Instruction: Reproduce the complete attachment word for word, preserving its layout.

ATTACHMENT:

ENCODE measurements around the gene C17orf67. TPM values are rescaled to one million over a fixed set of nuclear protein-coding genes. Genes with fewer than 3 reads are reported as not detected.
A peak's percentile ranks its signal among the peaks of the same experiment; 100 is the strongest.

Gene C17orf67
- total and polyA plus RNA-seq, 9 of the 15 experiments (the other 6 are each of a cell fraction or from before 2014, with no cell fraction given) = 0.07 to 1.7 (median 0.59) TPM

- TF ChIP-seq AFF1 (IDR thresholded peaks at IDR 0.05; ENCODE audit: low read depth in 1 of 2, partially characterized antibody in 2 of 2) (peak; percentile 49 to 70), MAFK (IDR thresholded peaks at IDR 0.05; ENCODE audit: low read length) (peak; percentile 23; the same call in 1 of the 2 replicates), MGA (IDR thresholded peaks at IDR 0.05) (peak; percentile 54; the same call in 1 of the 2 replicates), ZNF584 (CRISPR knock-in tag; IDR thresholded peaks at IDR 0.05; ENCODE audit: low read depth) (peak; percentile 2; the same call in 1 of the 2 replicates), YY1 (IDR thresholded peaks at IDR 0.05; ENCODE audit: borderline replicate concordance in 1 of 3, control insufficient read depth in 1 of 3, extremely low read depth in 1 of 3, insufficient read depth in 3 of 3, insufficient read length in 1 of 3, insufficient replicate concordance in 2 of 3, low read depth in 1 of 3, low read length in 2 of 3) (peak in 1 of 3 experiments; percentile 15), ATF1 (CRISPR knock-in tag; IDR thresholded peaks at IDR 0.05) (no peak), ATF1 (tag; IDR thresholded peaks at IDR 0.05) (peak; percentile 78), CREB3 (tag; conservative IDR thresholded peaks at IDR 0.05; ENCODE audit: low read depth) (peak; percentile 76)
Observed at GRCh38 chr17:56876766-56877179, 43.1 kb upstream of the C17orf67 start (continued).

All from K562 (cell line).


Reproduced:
ENCODE measurements around the gene C17orf67. TPM values are rescaled to one million over a fixed set of nuclear protein-coding genes. Genes with fewer than 3 reads are reported as not detected.
A peak's percentile ranks its signal among the peaks of the same experiment; 100 is the strongest.

Gene C17orf67
- total and polyA plus RNA-seq, 9 of the 15 experiments (the other 6 are each of a cell fraction or from before 2014, with no cell fraction given) = 0.07 to 1.7 (median 0.59) TPM

- TF ChIP-seq AFF1 (IDR thresholded peaks at IDR 0.05; ENCODE audit: low read depth in 1 of 2, partially characterized antibody in 2 of 2) (peak; percentile 49 to 70), MAFK (IDR thresholded peaks at IDR 0.05; ENCODE audit: low read length) (peak; percentile 23; the same call in 1 of the 2 replicates), MGA (IDR thresholded peaks at IDR 0.05) (peak; percentile 54; the same call in 1 of the 2 replicates), ZNF584 (CRISPR knock-in tag; IDR thresholded peaks at IDR 0.05; ENCODE audit: low read depth) (peak; percentile 2; the same call in 1 of the 2 replicates), YY1 (IDR thresholded peaks at IDR 0.05; ENCODE audit: borderline replicate concordance in 1 of 3, control insufficient read depth in 1 of 3, extremely low read depth in 1 of 3, insufficient read depth in 3 of 3, insufficient read length in 1 of 3, insufficient replicate concordance in 2 of 3, low read depth in 1 of 3, low read length in 2 of 3) (peak in 1 of 3 experiments; percentile 15), ATF1 (CRISPR knock-in tag; IDR thresholded peaks at IDR 0.05) (no peak), ATF1 (tag; IDR thresholded peaks at IDR 0.05) (peak; percentile 78), CREB3 (tag; conservative IDR thresholded peaks at IDR 0.05; ENCODE audit: low read depth) (peak; percentile 76)
Observed at GRCh38 chr17:56876766-56877179, 43.1 kb upstream of the C17orf67 start (continued).

All from K562 (cell line).